The green transport hierarchy (Canada), street user hierarchy (US), sustainable transport hierarchy (Wales), urban transport hierarchy or road user hierarchy (Australia, UK) is a hierarchy of modes of transport of road users prioritising green transport. It is the basic concept of transport reform groups worldwide. In 2020, the UK government consulted about adding to the Highway Code a road user hierarchy prioritising pedestrians. It is a key characteristic of Australian transport planning.
|Green transport hierarchy|
|Trucks and commercial vehicles|
|High occupancy vehicles|
|Cars and single occupancy vehicles|
The Green Transportation Hierarchy: A Guide for Personal & Public Decision-Making by Chris Bradshaw was first published September 1994 and revised June 2004. It was first prepared for Ottawalk and the Transportation Working Committee of the Ottawa-Carleton Round-table on the Environment in January 1992, only stating 'Walk, Cycle, Bus, Truck, Car'.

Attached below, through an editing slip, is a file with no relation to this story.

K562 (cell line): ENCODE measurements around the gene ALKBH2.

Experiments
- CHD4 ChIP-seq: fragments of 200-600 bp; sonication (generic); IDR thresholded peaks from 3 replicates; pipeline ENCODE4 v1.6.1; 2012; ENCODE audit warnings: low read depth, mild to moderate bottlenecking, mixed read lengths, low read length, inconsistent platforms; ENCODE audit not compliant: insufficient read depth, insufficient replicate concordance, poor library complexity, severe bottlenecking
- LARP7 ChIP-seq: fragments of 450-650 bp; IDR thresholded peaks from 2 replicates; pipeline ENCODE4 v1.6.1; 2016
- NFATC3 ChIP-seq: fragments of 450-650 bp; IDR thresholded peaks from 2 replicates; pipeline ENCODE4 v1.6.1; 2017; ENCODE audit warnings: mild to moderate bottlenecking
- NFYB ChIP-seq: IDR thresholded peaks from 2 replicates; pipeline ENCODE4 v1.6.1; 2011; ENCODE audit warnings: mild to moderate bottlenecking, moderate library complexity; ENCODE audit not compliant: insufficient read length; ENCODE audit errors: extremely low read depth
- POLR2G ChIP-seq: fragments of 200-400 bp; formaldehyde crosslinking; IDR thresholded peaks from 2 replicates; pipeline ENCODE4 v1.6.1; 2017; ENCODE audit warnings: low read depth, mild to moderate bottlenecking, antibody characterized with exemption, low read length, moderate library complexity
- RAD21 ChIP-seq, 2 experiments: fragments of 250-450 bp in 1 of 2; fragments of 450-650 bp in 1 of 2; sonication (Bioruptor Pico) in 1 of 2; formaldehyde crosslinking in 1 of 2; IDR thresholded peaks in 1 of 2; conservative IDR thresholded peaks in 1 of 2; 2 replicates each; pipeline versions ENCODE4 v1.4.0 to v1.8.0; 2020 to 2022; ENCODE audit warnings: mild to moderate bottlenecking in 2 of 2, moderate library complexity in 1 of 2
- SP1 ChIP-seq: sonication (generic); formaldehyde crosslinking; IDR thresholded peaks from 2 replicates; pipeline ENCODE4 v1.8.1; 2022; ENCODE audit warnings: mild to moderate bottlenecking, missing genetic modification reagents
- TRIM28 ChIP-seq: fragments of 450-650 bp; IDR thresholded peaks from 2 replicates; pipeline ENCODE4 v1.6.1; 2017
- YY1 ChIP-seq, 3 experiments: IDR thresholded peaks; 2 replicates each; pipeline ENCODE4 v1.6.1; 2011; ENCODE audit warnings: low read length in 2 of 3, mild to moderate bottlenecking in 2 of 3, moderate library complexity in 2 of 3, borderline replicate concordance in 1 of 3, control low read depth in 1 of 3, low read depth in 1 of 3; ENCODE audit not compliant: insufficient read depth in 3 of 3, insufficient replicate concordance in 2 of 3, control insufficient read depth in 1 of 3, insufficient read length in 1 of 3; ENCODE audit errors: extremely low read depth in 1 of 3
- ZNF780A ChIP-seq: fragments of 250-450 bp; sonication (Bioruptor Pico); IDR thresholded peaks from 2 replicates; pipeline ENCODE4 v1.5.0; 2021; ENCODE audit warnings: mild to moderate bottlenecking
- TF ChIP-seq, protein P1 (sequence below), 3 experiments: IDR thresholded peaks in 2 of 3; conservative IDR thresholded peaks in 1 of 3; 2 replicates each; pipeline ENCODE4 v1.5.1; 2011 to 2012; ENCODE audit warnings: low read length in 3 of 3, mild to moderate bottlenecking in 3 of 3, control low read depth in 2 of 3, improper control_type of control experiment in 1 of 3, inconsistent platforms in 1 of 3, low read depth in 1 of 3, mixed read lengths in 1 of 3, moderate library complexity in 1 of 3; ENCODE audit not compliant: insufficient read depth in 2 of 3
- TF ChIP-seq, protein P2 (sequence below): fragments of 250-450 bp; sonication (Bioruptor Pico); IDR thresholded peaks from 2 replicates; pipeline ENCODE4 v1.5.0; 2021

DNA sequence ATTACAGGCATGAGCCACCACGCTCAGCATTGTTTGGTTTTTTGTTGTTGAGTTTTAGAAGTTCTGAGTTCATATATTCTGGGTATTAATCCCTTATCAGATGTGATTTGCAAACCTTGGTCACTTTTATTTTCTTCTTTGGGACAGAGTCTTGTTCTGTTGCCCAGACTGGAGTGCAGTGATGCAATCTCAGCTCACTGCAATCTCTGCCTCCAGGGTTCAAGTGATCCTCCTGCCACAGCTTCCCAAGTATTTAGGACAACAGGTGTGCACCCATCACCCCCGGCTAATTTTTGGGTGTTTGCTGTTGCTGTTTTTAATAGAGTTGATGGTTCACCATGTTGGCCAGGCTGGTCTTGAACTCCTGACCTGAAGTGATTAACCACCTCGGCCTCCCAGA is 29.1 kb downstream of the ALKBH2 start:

The author directed the hierarchy at both individual lifestyle choices and public authorities who should officially direct their resources – funds, moral suasion, and formal sanctions – based on the factors.
Bradshaw described the hierarchy to be logical, but the effect of applying it to seem radical.
The model rejects the concept of the balanced transportation system, where users are assumed to be free to choose from amongst many different yet ‘equally valid’ modes. This is because choices incorporating factors that are ranked low are seen as generally having a high impact on other choices.
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